I am glad that everything turned OK. I can’t imagine being without electricity for a week or more like the case was with hurricane Sandy. And by the way, smart use of the M18 as a night light- I’ll never forget that now.
I’ll just throw this in the discussion since you mentioned you keep your batteries charged. it is too bad that leaving the batteries fully charged reduces their capacity, even after a short period of time, otherwise the low self discharge and high energy density makes Li-Ion batteries perfect for emergency use.
There are several references and some sites list anywhere between 40-60% charge state for best performance. Panasonic recommends 30% storage charge to avoid irrecoverable battery damage from over discharge (http://www.rathboneenergy.com/articles/sanyo_lionT_E.pdf).
A good source of info on storage effects can be found here: batteryuniversity.com/learn/article/how_to_prolong_lithium_based_batteries
Its a bit of a conundrum, isn’t it? Store the batteries so that they are ready to go for work or in case of emergency, or store them for longevity? Maybe you should store the batteries in a fridge LOL
Another hint: we keep a a few zip-top storage bags full of ice cubes in the freezer whenever there is enough room. I quite often use an ice bath to quickly cool down large batches of soup or cooked food before placing the fridge and since we don’t use our ice maker that much, it helps keep the ice fresh in the maker. Anyway, one time after a 24-hour power outage, we did not loose anything in the fridge due to the extra ice. It goes without saying that mileage will vary depending how often you open the fridge door and always use a thermometer-like Benjamin did.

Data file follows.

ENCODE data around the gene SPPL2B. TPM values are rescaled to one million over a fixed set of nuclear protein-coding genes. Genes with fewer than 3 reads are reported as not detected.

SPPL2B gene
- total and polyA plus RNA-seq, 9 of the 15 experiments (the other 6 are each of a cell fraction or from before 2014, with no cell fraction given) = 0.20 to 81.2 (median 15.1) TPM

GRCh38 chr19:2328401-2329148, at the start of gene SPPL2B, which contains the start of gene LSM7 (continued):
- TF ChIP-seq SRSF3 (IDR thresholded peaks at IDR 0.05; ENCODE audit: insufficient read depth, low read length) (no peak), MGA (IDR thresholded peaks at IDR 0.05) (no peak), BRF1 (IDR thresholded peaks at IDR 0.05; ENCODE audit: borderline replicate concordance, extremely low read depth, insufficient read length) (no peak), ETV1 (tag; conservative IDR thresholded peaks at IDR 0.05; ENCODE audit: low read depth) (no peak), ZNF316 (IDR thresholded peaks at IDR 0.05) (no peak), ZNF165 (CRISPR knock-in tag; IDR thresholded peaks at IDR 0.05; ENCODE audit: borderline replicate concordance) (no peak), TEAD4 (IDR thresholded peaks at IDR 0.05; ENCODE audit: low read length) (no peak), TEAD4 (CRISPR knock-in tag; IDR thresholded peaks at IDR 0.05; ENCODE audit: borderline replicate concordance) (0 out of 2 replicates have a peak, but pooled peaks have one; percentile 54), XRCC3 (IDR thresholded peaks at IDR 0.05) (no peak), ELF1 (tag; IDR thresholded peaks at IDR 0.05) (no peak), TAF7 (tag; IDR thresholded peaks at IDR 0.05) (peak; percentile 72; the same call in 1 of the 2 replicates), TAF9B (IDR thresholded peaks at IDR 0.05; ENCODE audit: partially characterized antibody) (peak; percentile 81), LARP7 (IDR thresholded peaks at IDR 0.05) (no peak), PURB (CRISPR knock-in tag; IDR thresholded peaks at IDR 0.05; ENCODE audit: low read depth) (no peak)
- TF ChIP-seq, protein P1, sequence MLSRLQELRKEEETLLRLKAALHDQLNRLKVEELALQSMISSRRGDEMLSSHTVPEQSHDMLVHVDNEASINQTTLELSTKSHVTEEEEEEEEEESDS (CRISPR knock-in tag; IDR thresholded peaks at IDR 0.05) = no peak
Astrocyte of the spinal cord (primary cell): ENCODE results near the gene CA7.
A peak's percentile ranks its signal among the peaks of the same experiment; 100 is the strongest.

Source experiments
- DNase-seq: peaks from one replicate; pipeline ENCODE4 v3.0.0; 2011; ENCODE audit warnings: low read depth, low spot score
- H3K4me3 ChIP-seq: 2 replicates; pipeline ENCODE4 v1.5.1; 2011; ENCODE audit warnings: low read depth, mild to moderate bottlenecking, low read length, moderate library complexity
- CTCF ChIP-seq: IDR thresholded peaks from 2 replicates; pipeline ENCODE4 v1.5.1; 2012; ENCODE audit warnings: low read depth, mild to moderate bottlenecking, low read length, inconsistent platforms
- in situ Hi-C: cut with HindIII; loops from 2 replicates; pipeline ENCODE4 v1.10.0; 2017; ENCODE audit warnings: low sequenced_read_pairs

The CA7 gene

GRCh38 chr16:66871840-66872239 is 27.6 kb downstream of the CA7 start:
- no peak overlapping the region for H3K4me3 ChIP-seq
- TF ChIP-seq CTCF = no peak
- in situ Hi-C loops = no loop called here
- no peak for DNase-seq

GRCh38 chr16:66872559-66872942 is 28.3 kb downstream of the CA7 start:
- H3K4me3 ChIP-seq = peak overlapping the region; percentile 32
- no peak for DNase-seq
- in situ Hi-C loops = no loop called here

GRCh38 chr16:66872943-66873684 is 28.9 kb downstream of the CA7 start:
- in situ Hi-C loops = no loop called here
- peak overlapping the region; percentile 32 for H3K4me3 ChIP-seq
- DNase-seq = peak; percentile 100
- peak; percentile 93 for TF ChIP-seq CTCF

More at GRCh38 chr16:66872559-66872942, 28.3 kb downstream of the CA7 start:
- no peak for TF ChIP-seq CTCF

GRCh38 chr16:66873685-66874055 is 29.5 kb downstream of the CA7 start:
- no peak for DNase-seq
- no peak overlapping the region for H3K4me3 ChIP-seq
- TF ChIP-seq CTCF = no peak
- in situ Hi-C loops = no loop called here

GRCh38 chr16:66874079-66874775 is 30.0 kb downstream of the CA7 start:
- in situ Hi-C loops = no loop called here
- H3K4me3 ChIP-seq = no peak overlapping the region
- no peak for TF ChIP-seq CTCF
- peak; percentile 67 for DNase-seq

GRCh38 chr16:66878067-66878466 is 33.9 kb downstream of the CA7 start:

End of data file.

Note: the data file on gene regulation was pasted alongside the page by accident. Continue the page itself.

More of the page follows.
On the freezer: our freezer is usually packed with food, but we had been trying to whittle that down and the freezer was only about 1/3 full when the power outage hit. The ice idea is a good one. We don’t use the ice in the ice maker much either so it does get kind of frosty and stuck together. I’ll often use ziplock bags of ice in a cooler, so it would make sense just to have them in the freezer and ready to go rather than having to remember to empty the ice maker and make more ice the night before.
11 batteries fully charged is quite excessive isn’t it. I could probably get away with 4 or 5. I only use 2 or 3 of my M18 tools regularly and a couple spare ready to go would probably be enough to keep fully charged. I could keep the other batteries half charged and store them someplace cooler, I think storing them in the fridge might be a bit excessive though.
My batteries are in the cool basement, but it’s got to be even worse for the guys who take their battery on the job site all year long and expose their batteries to temperature extremes.
This would be a good question to ask Milwaukee, and frankly the other tool manufacturers too.